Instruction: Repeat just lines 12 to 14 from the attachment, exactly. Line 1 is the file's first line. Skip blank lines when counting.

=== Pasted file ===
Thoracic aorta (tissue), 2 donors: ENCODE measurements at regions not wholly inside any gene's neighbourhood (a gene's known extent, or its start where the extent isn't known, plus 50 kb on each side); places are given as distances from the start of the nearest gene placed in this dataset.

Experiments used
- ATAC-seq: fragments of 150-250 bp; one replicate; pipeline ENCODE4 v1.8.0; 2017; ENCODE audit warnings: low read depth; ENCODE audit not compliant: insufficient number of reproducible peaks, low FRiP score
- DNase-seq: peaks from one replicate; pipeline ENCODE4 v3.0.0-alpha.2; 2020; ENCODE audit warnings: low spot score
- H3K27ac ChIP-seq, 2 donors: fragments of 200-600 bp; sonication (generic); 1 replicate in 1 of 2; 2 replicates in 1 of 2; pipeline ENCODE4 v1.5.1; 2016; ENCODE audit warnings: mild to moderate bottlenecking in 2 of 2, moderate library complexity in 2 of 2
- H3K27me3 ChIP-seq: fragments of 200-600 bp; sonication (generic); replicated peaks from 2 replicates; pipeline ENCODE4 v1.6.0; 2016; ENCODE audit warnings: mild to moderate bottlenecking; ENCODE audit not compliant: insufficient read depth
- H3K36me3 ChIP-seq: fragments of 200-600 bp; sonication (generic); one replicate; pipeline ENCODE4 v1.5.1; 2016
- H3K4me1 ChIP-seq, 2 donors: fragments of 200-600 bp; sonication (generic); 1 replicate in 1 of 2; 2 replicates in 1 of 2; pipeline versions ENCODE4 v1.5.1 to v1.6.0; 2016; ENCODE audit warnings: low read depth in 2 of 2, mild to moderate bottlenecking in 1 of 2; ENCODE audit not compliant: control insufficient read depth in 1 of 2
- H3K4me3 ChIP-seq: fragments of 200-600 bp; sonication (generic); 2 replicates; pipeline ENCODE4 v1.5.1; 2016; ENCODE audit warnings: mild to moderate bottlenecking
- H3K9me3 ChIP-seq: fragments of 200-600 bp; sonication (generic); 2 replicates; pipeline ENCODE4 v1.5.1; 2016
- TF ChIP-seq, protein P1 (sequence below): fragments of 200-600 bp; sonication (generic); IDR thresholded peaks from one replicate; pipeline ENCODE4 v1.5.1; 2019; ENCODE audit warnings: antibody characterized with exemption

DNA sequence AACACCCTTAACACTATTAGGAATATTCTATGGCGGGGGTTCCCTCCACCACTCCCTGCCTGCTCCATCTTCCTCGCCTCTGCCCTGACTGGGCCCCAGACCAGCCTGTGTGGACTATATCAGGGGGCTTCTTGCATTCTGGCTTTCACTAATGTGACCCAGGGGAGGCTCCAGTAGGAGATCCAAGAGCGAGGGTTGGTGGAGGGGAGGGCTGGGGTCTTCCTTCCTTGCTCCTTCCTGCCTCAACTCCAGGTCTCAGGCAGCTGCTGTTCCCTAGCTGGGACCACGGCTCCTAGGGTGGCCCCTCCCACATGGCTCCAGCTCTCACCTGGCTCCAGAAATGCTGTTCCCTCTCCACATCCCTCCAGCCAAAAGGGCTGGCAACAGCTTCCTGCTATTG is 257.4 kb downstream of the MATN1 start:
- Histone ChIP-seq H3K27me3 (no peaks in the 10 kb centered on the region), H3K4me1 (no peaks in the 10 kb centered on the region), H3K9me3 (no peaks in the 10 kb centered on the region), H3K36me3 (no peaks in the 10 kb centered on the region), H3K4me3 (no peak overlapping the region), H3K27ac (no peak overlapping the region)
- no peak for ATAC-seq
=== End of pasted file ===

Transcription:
DNA sequence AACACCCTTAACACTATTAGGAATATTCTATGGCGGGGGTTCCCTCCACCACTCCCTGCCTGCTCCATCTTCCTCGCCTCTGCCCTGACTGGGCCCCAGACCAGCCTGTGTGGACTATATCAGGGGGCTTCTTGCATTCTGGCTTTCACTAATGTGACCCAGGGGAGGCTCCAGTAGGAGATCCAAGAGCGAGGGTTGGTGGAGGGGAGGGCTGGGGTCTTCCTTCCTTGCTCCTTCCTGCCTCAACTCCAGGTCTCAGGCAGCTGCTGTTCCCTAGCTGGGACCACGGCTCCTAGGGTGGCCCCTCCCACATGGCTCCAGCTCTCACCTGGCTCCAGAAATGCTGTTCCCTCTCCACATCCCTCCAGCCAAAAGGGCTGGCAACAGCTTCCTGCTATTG is 257.4 kb downstream of the MATN1 start:
- Histone ChIP-seq H3K27me3 (no peaks in the 10 kb centered on the region), H3K4me1 (no peaks in the 10 kb centered on the region), H3K9me3 (no peaks in the 10 kb centered on the region), H3K36me3 (no peaks in the 10 kb centered on the region), H3K4me3 (no peak overlapping the region), H3K27ac (no peak overlapping the region)
- no peak for ATAC-seq